Out of bounds: European Tour forced into website U-turn
‘If it ain’t broke don’t fix it’ - Tour’s new platform reeled back after failing to deliver
European Tour CEO Keith Pelley has apologised after a botched upgrade to the tour’s website. Photograph: Richard Heathcote/Getty
It’s part of an age old human condition which strives for improvement, often obsessively in the case of golf. How many times have we seen players dismantle their swings in the quest for greater distance only to lose their tour cards and never make it back to the big stage after the changes either don’t bed in or simply don’t work?
In the case of the PGA European Tour, there was a different reason for making change. We’re talking technology here. It was in the belief that, in this age of rapid access and thirst for information, the old website wasn’t up to the task and it was with such a background that a new website was launched - ironically enough in the week of the tour’s flagship tournament, the BMW PGA at Wentworth - back in May.
From the get-go, though, it was apparent that the old adage - “If it ain’t broke, don’t fix it” - applied; or should have applied.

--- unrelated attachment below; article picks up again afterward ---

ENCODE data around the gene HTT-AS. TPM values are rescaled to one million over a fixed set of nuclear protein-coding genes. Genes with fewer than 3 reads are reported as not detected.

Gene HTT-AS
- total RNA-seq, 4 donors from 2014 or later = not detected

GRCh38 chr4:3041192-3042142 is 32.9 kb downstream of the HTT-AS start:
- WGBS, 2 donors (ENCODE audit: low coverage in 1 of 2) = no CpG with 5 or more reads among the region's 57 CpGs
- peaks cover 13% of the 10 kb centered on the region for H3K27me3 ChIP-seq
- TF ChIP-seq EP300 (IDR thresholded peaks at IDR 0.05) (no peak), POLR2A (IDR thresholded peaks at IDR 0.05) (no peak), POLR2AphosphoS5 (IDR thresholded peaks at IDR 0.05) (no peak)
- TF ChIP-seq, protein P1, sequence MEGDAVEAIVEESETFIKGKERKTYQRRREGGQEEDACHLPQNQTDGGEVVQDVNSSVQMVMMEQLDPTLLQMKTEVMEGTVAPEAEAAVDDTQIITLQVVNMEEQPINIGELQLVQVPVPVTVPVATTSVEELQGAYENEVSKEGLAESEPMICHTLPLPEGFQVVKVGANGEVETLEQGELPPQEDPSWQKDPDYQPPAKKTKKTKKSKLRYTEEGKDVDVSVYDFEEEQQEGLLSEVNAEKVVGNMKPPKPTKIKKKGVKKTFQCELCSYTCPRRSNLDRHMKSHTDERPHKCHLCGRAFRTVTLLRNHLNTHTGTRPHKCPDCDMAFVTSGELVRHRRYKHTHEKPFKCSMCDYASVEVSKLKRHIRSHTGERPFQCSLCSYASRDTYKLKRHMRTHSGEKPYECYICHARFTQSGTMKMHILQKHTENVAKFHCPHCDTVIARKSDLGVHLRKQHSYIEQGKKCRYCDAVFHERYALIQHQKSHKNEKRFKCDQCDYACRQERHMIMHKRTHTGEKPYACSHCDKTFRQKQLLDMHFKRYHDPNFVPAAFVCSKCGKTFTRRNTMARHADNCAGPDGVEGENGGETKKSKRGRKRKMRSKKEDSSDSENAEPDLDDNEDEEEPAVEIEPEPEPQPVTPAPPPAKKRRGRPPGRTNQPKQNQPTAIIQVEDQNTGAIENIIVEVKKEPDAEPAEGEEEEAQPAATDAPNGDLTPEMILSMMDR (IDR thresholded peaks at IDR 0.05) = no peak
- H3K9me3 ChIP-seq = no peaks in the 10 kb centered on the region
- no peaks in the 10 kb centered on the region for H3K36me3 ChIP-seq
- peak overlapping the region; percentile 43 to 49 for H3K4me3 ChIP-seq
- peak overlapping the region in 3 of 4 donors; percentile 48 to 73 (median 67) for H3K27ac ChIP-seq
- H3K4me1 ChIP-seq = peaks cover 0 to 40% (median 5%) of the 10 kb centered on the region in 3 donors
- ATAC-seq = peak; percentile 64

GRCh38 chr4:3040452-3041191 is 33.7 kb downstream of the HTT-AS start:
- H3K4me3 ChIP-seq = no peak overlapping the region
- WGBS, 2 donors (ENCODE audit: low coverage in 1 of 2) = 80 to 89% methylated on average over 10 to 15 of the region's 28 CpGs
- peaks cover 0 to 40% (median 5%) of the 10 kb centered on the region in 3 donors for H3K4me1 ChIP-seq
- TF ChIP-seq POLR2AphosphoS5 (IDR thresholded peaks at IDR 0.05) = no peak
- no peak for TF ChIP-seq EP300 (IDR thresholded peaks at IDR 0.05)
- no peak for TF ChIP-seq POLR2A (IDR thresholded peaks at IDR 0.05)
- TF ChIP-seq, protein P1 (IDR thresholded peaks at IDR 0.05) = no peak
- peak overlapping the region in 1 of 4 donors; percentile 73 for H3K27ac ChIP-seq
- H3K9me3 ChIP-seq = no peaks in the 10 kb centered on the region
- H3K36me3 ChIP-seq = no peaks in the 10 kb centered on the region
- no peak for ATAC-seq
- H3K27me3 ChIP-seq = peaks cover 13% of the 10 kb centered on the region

Although the new version sought to be all things to all men with an increased focus on social media and videos, it failed utterly in its bid to be the cool go-to site. In those opening days the site was often in a frozen state and navigating a way through it was akin to someone attempting to carry a soldier’s backpack up Mount Everest. In fact, that mountainous climb might have been easier.
Through the summer months, the PGA European Tour soldiered on, trying to fix it; trying to get it to the capture our hearts and minds. Unfortunately, despite all the resources and money ploughed into the site, the European Tour website didn’t deliver . . . . and so it was in recent days that the European Tour chief executive effectively said enough was enough, put his hands up and called a halt to it all.
What should have been a showpiece of the European Tour’s drive and ambition floundered, to the extent now that it is back to the old site. Not as slick in appearance, but very much one which had delivered on so many fronts through the years - particularly with ease of access to statistical and historical data of tournaments and players - and which proved to be far more efficient and effective than the new interloper.
In fairness to Keith Pelley, the CEO, he was the one who called it as it was and fronted up in actually apologising for the failure to deliver on the new website.
Pelley talked of his disappointment with the “functionality” of the new platforms and explained how - after monitoring the website and the app - it was his belief that technical issues remained too much of a problem and too frustrating for users to continue with it.
“I apologise for the disruption this has caused (to) enjoyment of the European Tour through our digital platforms and rest assured we will do things differently in the next phase of our development,” said Pelley.
Which would indicate that a fresh attempt (some time in the future) will be made to get it right; until then, and until they’re 100 percent sure of its success, it is back to the old website design which wasn’t bad at all in the first place.